CNN Starts Weeklong Katrina Series with Attack on Insurance Companies
With a tropical storm threatening Florida and the one-year anniversary of Katrina approaching, CNNâs August 28 âAmerican Morningâ kicked off a weeklong look at âRed Tape and Rubbleâ in the Gulf Coast. But Ali Velshiâs first report in the series was unbalanced, treating insurance companies as guilty until proven innocent of greed or fraud.
âWeâre going to be there when you need us,â anchor Soledad OâBrien said is the promise insurance companies extend out to policy holders, âBut many Katrina victims think uh, uh, thatâs not true,â she complained.
OâBrien set the stage for Velshiâs unbalanced report by painting insurance companies as âtrying to get off easyâ as compared to customers who probably âdidnât understand their policies.â
Velshi did show an insurance industry spokesman to point out that private homeowners insurance plans have never covered flood damage from any cause, including hurricanes. Dissatisfied with the argument that homeowners have a personal responsibility to obtain separate flood insurance, Velshi turned to Mississippi trial attorney Richard âDickieâ Scruggs, who attacked the industry for making a profit.
Altogether, the five companies Scruggs is suing on behalf of hurricane victims âreported profits of more than $12 billion last year,â Velshi complained, adding that 2005 was âthe insurance industryâs most profitable year everâ even after ârecord policy payouts.â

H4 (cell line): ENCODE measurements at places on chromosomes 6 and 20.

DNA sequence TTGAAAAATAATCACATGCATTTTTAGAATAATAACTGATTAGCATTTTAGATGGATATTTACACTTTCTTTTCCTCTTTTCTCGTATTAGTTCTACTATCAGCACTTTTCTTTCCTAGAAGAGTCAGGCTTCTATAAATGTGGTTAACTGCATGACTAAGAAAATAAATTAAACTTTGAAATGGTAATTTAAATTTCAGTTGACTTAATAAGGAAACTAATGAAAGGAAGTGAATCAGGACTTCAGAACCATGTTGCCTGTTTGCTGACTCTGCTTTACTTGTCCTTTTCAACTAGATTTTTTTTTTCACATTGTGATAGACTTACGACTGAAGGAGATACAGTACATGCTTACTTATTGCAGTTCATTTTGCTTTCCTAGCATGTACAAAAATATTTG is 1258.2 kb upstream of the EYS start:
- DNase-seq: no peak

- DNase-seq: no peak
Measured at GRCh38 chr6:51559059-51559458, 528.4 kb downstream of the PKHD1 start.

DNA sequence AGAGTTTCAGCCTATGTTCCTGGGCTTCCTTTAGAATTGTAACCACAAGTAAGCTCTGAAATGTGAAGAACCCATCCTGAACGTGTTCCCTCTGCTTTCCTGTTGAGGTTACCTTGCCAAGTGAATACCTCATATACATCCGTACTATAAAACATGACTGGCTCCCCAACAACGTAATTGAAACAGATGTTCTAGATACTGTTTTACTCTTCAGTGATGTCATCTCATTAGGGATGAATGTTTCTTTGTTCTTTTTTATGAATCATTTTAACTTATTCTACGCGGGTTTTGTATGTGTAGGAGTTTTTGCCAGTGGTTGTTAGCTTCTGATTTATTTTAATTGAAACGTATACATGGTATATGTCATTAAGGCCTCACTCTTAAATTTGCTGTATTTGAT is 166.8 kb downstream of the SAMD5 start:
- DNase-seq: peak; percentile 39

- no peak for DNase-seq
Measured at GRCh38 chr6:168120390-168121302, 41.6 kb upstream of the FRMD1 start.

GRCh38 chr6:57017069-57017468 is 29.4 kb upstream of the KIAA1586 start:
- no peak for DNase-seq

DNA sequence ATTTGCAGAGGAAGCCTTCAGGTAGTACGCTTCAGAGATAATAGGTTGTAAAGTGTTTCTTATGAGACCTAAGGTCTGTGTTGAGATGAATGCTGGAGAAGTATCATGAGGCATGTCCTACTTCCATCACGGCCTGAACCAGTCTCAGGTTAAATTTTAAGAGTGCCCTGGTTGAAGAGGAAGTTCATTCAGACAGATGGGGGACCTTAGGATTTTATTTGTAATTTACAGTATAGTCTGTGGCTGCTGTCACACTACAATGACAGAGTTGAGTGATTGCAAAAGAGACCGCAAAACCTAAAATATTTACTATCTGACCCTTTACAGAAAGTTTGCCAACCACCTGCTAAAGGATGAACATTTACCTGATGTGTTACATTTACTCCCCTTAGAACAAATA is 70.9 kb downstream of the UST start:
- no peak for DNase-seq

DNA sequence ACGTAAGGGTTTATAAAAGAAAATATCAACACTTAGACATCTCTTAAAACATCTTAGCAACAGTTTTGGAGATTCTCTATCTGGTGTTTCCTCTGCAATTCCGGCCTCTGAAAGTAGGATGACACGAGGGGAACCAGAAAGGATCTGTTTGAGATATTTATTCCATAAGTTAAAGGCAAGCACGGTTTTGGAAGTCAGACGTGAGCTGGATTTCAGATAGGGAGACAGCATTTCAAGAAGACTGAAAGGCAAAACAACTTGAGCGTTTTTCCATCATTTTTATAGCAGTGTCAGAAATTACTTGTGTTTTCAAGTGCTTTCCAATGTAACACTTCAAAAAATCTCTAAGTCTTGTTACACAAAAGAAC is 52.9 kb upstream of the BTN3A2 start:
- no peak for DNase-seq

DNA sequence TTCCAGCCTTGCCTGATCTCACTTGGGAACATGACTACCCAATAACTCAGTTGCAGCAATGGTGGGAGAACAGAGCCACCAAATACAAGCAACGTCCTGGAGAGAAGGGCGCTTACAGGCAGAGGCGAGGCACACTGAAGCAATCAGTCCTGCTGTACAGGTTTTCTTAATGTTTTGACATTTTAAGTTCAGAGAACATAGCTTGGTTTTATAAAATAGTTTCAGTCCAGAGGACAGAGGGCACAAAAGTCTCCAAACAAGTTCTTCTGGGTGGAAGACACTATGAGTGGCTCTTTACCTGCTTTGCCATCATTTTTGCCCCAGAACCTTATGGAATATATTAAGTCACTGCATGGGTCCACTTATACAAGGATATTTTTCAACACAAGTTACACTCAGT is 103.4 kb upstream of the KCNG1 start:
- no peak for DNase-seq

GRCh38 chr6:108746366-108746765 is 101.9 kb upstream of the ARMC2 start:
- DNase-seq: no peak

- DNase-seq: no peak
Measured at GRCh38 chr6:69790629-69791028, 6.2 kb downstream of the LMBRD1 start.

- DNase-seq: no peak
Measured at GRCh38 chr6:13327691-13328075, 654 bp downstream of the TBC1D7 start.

But rather than finding someone who would argue the insurance industryâs health amidst ârecord payoutsâ is good news for the economy and for the vast numbers of insurance claims paid out to hurricane victims, Velshi ended his story complaining that âit wasnât a profitable year for Cecil Tillman,â a man suing his insurance provider, Nationwide (NYSE: NFS).
The American Insurance Associationâs Julie Rochman pointed out that insurance company profits stemmed not from homeowners insurance but from other types of insurance such auto and fire coverage. Whatâs more, companies cannot pay out claims to hurricane victims from unrelated insurance pools.
âTwo of the last 28 years weâve actually made money,â Rochman said, referring to underwriting income â meaning the industry takes in more in premiums than it pays out in claims. In fact, she added, âLast year in Mississippi and Louisiana, the insurance industry paid out the equivalent of about 20 yearsâ worth of profits for those states.â